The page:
James finds out his parents were killed in the same camp, but his friend from Buchenwald thinks they will be saved as the Americans and Soviets are advancing.

At Sobibor, Timothy is a major part of the escape, which works.  He and the Russian soldiers flee the camp.  They Russians go east and Timothy decides to go west to search for his family.  There won’t be anyone to find, as James has died doing one last drawing before the Nazis went on a killing rampage.  Michael is hauled in by the Americans to explain his acts and does his best to stick to the party line, as always.  Though he winces or swallows now and then, he refuses to tell the truth.  After one last look through his beloved pictures of the atrocities, he swallows his poison tablet, a coward to the end. 

Deborah gets a letter saying her husband died a hero, and Uncle Robert says it’s untrue.  He tells her the real story of his death, but she and her kids will not listen to what he has to say.  He refuses to back down, feeling guilty that he stood by and watched.  “I won’t be silent,” he says as he goes to leave.  One can only hope the final suffering goes to Deborah when she finally admits the truth.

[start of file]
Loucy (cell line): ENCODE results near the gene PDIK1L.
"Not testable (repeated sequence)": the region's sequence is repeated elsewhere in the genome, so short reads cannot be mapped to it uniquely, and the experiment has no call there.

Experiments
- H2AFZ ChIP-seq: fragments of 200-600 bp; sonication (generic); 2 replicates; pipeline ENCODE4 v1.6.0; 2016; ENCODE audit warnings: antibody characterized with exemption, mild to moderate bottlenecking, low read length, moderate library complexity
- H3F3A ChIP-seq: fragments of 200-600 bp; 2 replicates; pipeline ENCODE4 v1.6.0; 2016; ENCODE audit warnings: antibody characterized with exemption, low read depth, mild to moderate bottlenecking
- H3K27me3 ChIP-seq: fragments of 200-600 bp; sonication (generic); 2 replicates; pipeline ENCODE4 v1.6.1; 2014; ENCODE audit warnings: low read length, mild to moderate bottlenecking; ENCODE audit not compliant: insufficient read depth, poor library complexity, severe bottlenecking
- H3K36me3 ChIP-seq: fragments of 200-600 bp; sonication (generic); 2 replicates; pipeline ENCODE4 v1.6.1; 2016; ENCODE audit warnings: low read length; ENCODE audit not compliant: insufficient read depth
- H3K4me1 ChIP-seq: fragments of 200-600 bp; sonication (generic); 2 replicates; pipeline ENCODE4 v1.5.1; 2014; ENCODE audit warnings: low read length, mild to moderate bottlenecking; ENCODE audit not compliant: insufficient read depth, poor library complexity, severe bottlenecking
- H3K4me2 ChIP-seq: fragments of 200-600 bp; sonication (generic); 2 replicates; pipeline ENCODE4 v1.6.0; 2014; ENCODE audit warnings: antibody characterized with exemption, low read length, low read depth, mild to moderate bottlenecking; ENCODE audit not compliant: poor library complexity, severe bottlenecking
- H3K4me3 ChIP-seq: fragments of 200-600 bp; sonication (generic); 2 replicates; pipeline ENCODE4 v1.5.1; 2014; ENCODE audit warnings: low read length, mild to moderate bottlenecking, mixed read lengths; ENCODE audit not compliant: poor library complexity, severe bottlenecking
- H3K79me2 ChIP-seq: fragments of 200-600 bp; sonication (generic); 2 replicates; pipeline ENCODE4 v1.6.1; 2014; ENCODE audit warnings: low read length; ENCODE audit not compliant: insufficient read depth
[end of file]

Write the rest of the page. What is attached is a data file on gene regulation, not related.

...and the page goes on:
Timothy is still alive and has made it to the great ghetto where he finds Meryl and her son, having stayed on once the camps are all liberated.  They are the only ones left, having not seen each other for seven years.  She still has the drawings as well.  “I’m a kind of blank.  No hate, no love, like the living dead walking through the camps,” he says, unable to place any blame. 

The film ends almost where it began, with Timothy playing soccer with kids.  It will be his job to teach the next generation.  He is offered a job helping get Jews to Palestine. 

So it ends, with a note of hope, but a mind full of heartbreaking memories.  “Holocaust” is brave and honest, as brave and honest as the lead characters it shows us over 7.5 supremely memorable hours.  In the annals of historical miniseries, this ranks as one of the greatest history lessons ever, gritty and unyielding, but true through and through.

Categories: Historical Miniseries